Aug 182014

It is all very well for a detective - real or fictional - to discover, by brilliant deduction and/or careful police work, who committed a particular crime, but it is quite another matter to be able to prove the point to a jury. I suspect we can all think of real-life examples, but as this blog is devoted to fiction, let's consider one particular work of mystery fiction that revolves around a murder in England's beautiful Lake District. The book is The Lake District Murder, a 1935 mystery by John Bude, a prolific and popular author whose books have almost completely disappeared. The Lake District Murder is the subject of today's audio review on the Classic Mysteries podcast, and you can listen to the entire review by clicking here.

 The Lake District Murder begins with the discovery of the body of a man in a car at a remote garage along an infrequently-traveled road in the Lake District, that magnificently scenic part of England which has long been a magnet for tourists. The dead man, one of the garage owners, was dressed in a peculiar suit that appeared as if it had been designed to funnel the car's exhaust directly to the man's head, where the fumes would kill him very quickly. Suicide? Perhaps. But Inspector Meredith, who is called on to investigate, quickly determines that he is dealing with a case of murder. As he asks more questions and digs more deeply into the mystery of the young man's death, he becomes convinced that he can identify the murderer. The problem is that there is little or no evidence which would convince a jury to convict the killer.

What we have, then, is a tightly-plotted mystery in which Inspector Meredith tries to track down the evidence he will need to prove his case. To do that, Meredith and his superiors must try to determine a motive for the murder - and also try to shake some pretty firm alibis. The Lake District Murder is part procedural, part puzzle mystery, set against the beautiful backdrop of the Lake District's scenery.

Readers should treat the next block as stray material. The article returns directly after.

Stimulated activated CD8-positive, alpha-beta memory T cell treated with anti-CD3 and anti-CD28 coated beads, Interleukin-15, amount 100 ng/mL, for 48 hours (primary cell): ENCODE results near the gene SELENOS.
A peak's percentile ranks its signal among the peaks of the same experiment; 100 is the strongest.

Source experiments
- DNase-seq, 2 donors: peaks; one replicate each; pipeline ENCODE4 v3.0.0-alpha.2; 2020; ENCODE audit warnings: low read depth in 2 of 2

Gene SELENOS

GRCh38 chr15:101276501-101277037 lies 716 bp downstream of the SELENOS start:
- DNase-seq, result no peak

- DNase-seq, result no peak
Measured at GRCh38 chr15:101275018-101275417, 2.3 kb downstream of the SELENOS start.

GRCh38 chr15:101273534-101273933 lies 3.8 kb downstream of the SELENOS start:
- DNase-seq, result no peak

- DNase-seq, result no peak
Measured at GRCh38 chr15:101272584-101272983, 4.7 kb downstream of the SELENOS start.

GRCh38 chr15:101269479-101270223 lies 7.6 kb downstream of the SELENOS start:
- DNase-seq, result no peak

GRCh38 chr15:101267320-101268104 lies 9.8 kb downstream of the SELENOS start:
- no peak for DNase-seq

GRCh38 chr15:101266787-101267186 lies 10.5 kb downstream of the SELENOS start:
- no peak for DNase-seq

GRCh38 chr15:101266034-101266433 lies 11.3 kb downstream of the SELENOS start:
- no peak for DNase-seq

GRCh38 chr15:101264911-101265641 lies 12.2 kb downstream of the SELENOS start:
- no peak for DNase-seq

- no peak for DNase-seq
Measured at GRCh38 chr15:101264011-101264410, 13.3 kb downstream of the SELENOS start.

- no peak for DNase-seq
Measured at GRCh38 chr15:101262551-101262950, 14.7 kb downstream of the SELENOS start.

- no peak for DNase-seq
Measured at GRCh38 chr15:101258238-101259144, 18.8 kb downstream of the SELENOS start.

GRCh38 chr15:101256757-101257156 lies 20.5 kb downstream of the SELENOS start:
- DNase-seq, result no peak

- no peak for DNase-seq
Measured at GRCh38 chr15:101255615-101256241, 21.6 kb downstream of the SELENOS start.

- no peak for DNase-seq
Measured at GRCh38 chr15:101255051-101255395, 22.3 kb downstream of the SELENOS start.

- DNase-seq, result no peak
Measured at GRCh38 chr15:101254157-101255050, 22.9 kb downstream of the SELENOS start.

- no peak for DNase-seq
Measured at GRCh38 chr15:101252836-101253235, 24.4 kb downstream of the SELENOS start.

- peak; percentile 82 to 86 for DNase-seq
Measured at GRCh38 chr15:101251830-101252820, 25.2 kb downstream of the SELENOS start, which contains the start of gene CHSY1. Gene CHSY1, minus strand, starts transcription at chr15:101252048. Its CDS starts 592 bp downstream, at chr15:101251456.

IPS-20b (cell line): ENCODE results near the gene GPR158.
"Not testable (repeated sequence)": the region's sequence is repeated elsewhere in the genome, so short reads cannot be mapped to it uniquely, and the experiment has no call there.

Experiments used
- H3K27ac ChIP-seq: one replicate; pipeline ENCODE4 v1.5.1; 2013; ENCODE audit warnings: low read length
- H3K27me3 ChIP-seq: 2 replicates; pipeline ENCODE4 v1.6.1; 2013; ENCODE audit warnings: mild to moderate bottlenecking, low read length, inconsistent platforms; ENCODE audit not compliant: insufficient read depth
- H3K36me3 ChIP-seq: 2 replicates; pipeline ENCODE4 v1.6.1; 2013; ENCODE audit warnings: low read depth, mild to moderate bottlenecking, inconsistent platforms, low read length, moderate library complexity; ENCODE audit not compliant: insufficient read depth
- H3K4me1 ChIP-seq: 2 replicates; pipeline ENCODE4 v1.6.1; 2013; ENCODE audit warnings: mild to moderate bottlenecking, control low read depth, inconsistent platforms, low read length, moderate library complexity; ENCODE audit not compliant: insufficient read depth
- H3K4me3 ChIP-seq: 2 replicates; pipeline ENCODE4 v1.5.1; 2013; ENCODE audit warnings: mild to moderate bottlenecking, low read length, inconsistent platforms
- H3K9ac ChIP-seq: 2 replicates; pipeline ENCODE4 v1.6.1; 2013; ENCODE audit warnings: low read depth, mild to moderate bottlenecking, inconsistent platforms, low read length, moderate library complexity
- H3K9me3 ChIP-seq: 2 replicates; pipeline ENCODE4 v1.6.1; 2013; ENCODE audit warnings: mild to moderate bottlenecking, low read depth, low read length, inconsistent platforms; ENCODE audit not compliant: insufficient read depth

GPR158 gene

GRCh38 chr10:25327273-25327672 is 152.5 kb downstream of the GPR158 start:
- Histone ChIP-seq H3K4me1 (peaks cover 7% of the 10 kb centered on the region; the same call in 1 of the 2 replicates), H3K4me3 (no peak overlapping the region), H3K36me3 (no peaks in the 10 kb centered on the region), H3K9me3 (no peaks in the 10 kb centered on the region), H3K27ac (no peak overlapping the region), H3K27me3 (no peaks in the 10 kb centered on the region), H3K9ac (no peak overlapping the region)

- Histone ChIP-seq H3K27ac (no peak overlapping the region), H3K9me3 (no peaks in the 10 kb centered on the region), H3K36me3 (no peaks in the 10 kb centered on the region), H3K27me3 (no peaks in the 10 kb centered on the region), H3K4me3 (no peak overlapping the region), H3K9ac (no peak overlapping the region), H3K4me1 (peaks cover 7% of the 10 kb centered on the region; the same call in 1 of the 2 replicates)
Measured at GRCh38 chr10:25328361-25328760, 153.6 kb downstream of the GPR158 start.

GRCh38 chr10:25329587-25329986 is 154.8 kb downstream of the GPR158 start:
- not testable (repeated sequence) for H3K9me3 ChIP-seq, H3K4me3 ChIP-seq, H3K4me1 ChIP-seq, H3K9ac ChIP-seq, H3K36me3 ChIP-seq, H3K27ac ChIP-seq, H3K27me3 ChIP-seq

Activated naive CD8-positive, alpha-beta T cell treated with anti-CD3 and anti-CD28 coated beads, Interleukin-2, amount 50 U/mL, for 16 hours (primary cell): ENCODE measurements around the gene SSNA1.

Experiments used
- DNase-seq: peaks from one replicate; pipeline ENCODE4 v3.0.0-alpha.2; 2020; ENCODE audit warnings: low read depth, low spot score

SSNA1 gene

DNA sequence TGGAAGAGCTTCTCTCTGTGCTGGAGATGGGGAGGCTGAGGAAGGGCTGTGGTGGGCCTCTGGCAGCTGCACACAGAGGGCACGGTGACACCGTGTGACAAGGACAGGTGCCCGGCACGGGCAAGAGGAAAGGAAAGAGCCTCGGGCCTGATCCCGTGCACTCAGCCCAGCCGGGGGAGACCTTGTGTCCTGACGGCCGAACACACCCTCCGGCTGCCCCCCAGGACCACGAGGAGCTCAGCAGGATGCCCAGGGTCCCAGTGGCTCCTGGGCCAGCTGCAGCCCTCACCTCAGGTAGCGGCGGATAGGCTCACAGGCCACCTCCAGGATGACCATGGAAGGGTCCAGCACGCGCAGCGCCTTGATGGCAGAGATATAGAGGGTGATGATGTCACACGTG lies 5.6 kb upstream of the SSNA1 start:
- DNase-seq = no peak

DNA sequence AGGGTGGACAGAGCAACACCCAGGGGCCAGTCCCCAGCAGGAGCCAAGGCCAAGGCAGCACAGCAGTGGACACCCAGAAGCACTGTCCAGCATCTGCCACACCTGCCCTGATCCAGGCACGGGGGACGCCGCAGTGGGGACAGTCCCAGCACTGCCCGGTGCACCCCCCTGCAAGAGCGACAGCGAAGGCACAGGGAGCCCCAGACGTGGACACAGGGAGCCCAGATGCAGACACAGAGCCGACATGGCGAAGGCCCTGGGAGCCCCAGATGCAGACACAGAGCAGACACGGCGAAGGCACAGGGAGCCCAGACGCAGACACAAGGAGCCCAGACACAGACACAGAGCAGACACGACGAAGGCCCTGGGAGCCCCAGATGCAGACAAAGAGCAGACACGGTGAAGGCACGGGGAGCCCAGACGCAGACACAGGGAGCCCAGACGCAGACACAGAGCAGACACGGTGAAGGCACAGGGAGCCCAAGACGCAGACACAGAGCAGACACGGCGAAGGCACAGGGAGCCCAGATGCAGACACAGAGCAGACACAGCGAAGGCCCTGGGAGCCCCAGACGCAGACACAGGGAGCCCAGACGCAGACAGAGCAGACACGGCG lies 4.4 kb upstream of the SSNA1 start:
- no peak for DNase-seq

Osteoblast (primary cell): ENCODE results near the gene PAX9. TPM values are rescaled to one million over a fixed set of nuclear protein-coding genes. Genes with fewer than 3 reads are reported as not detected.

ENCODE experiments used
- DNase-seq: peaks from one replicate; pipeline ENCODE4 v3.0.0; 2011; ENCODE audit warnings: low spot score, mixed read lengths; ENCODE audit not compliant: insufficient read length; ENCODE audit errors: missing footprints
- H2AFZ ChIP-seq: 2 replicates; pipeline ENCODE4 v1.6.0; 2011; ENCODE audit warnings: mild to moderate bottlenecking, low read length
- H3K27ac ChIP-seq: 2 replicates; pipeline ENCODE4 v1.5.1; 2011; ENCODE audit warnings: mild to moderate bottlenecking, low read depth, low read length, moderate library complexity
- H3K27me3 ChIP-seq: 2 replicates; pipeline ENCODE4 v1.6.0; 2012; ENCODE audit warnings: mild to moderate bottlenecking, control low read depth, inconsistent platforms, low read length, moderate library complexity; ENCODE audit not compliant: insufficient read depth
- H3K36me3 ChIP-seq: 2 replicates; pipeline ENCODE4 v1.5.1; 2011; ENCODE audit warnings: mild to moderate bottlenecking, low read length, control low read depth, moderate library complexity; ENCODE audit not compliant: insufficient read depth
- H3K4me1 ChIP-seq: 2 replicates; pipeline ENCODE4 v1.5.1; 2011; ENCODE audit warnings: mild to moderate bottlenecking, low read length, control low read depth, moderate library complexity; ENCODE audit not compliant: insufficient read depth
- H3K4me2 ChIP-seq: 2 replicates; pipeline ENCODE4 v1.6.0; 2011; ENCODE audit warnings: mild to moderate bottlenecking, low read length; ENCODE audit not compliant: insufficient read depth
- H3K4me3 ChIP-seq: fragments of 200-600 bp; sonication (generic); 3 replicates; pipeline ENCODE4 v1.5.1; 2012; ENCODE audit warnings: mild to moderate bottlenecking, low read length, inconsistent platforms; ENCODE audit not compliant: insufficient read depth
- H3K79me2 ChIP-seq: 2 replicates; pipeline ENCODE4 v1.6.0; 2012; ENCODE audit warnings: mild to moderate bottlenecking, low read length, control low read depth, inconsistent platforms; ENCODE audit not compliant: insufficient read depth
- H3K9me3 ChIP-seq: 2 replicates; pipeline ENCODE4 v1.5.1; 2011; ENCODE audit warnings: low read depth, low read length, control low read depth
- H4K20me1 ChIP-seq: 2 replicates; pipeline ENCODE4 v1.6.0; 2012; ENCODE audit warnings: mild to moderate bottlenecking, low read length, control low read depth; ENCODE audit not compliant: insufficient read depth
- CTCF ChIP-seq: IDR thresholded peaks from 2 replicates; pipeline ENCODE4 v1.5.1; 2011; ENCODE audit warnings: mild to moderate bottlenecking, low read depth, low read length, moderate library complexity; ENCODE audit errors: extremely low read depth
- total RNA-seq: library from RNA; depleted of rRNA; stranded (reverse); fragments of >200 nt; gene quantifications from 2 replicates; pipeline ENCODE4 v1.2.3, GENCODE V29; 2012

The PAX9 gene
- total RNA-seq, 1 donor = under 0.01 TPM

John Bude, the pen name of Ernest Elmore, is credited with thirty crime novels, all of which, according to the book's blurb, are very rare. British Library Crime Classics has now brought back a couple of Bude's books, including this one, and they are fine examples of Golden Age plotting and writing. Mystery writer Martin Edwards has supplied an introduction to this new edition which provides additional background about John Bude and his similarities to other Golden Age authhors. The publisher supplied a copy of The Lake District Murder to me for this review.

The Challenge

As part of my continuing commitment to the Vintage Mystery Bingo Reading Challenge under way at the My Reader's Block blog, I am submitting this to cover the Bingo square calling for one book written by an author with a pseudonym. For details about the challenge, and what I'm doing for it, please click here.

Aug 132014

I suspect that many seasoned readers of historical mysteries may have been drawn to the genre by the marvelous Brother Cadfael mysteries written during the last quarter of the 20th century by Ellis Peters. Set in the England of nearly nine hundred years ago, they are the chronicles of Brother Cadfael, a Benedictine monk who is also a marvelous detective. There are 20 novels and one book of short stories in the series - almost all of them long out of print.

Now, Open Road Integrated Media and The Mysterious Press have brought back all 21 of the Cadfael books as e-books. If you like clever mysteries with a marvelous historical setting, written with style, grace and humor, you really need to read these books. You can use my Amazon search box on the upper right side of the page here for Kindle format (and thank you) or order them in other ebook formats from The Mysterious Press.

Looking back over my own reviews, I see that I only reviewed one of the Cadfael mysteries - the correctly-titled An Excellent Mystery - several years ago, before starting this blog. You can still listen to my review by clicking here. I still recommend this book wholeheartedly; it is a beautiful and dramatic story, and it moves me to tears even on re-reading it.

It has been quite a while since I read many of the books in this series, and I'm looking forward to renewing my acquaintance with these memorable characters.

Aug 102014

Elspeth McGillicuddy was quite sure what she had seen. While riding on a train, the elderly woman was looking out her window as another train passed slowly by hers. And through the window in one of the carriages on that passing train, she had seen a man murdering a woman. She reported it, of course - but, as no dead bodies were discovered on any train that afternoon, and as nobody else had seen the crime, they assumed that the elderly woman had fallen asleep and dreamed it all. That's what everyone said.

Everyone, that is, except Miss Jane Marple, a good friend of Mrs. McGillicuddy. When Miss Marple heard about her friend's experience, she decided that some more investigation was in order. What she found out is revealed in , by Agatha Christie. The 1957 mystery, originally published as What Mrs. McGillicuddy Saw! is the subject of today's audio review on the Classic Mysteries podcast, and you can listen to the full review by clicking here.